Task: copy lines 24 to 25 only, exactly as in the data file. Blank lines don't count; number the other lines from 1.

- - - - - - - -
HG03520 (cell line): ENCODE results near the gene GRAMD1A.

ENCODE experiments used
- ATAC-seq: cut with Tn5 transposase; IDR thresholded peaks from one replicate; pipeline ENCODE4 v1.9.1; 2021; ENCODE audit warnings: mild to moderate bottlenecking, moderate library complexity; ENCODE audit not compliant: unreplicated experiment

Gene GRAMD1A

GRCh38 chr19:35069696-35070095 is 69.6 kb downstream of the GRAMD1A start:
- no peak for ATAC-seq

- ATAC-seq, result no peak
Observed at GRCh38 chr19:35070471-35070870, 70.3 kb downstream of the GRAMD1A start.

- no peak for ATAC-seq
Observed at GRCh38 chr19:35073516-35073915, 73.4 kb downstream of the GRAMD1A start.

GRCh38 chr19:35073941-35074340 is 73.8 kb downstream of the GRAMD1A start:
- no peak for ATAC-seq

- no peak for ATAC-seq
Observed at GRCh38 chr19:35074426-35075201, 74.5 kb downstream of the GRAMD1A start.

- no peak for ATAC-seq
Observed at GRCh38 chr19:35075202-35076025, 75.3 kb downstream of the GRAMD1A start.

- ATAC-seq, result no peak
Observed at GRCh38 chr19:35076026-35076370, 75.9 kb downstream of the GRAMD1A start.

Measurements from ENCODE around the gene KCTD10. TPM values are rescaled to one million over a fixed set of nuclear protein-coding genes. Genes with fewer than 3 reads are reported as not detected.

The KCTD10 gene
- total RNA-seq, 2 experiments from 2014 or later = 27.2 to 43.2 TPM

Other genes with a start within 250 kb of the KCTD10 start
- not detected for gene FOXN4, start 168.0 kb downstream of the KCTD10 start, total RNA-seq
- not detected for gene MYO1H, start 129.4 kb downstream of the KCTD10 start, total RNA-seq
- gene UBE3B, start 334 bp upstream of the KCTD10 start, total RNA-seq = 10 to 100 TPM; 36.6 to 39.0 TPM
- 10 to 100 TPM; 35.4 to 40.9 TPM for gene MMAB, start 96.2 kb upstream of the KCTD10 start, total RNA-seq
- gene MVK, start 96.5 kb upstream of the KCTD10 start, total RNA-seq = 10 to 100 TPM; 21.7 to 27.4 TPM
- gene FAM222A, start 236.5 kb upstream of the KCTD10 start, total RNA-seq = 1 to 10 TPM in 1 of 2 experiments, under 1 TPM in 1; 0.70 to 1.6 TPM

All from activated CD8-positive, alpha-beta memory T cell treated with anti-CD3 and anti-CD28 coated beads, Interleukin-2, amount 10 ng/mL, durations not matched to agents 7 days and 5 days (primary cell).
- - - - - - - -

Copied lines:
- not detected for gene MYO1H, start 129.4 kb downstream of the KCTD10 start, total RNA-seq
- gene UBE3B, start 334 bp upstream of the KCTD10 start, total RNA-seq = 10 to 100 TPM; 36.6 to 39.0 TPM